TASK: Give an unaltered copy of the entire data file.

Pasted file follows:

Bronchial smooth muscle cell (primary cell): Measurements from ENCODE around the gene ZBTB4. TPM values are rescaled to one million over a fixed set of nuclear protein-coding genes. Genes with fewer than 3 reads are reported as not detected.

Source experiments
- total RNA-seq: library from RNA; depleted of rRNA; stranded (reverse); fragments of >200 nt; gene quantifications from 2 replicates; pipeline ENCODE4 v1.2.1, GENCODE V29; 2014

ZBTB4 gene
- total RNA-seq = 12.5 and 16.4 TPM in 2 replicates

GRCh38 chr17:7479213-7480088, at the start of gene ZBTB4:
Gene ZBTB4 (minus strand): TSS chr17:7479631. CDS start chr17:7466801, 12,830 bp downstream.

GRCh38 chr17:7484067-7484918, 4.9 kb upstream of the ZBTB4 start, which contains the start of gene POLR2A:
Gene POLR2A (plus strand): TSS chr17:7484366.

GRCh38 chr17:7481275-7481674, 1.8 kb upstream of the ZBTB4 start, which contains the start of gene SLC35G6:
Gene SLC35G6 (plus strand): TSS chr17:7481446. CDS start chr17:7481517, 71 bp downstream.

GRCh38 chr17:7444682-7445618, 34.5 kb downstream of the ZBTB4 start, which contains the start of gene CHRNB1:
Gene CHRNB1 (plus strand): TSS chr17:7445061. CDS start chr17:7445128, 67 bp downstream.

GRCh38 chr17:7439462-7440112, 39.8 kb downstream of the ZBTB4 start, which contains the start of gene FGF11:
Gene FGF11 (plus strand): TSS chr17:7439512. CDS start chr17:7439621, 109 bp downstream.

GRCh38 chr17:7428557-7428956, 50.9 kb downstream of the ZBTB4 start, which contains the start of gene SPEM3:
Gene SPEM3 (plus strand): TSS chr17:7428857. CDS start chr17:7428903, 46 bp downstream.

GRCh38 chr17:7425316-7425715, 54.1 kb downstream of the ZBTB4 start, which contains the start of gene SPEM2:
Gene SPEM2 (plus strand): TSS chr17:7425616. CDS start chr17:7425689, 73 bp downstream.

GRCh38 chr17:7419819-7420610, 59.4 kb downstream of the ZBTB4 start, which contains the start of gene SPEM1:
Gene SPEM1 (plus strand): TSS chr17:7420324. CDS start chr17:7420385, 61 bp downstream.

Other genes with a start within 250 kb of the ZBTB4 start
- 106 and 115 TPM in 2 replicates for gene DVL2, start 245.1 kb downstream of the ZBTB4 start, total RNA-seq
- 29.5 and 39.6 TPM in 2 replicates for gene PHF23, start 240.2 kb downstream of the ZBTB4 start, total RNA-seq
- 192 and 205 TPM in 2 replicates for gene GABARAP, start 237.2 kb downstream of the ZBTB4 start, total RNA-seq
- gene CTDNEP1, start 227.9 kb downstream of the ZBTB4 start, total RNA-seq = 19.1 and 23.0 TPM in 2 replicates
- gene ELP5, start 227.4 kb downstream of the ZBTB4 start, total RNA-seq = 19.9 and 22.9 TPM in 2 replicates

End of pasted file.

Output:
Bronchial smooth muscle cell (primary cell): Measurements from ENCODE around the gene ZBTB4. TPM values are rescaled to one million over a fixed set of nuclear protein-coding genes. Genes with fewer than 3 reads are reported as not detected.

Source experiments
- total RNA-seq: library from RNA; depleted of rRNA; stranded (reverse); fragments of >200 nt; gene quantifications from 2 replicates; pipeline ENCODE4 v1.2.1, GENCODE V29; 2014

ZBTB4 gene
- total RNA-seq = 12.5 and 16.4 TPM in 2 replicates

GRCh38 chr17:7479213-7480088, at the start of gene ZBTB4:
Gene ZBTB4 (minus strand): TSS chr17:7479631. CDS start chr17:7466801, 12,830 bp downstream.

GRCh38 chr17:7484067-7484918, 4.9 kb upstream of the ZBTB4 start, which contains the start of gene POLR2A:
Gene POLR2A (plus strand): TSS chr17:7484366.

GRCh38 chr17:7481275-7481674, 1.8 kb upstream of the ZBTB4 start, which contains the start of gene SLC35G6:
Gene SLC35G6 (plus strand): TSS chr17:7481446. CDS start chr17:7481517, 71 bp downstream.

GRCh38 chr17:7444682-7445618, 34.5 kb downstream of the ZBTB4 start, which contains the start of gene CHRNB1:
Gene CHRNB1 (plus strand): TSS chr17:7445061. CDS start chr17:7445128, 67 bp downstream.

GRCh38 chr17:7439462-7440112, 39.8 kb downstream of the ZBTB4 start, which contains the start of gene FGF11:
Gene FGF11 (plus strand): TSS chr17:7439512. CDS start chr17:7439621, 109 bp downstream.

GRCh38 chr17:7428557-7428956, 50.9 kb downstream of the ZBTB4 start, which contains the start of gene SPEM3:
Gene SPEM3 (plus strand): TSS chr17:7428857. CDS start chr17:7428903, 46 bp downstream.

GRCh38 chr17:7425316-7425715, 54.1 kb downstream of the ZBTB4 start, which contains the start of gene SPEM2:
Gene SPEM2 (plus strand): TSS chr17:7425616. CDS start chr17:7425689, 73 bp downstream.

GRCh38 chr17:7419819-7420610, 59.4 kb downstream of the ZBTB4 start, which contains the start of gene SPEM1:
Gene SPEM1 (plus strand): TSS chr17:7420324. CDS start chr17:7420385, 61 bp downstream.

Other genes with a start within 250 kb of the ZBTB4 start
- 106 and 115 TPM in 2 replicates for gene DVL2, start 245.1 kb downstream of the ZBTB4 start, total RNA-seq
- 29.5 and 39.6 TPM in 2 replicates for gene PHF23, start 240.2 kb downstream of the ZBTB4 start, total RNA-seq
- 192 and 205 TPM in 2 replicates for gene GABARAP, start 237.2 kb downstream of the ZBTB4 start, total RNA-seq
- gene CTDNEP1, start 227.9 kb downstream of the ZBTB4 start, total RNA-seq = 19.1 and 23.0 TPM in 2 replicates
- gene ELP5, start 227.4 kb downstream of the ZBTB4 start, total RNA-seq = 19.9 and 22.9 TPM in 2 replicates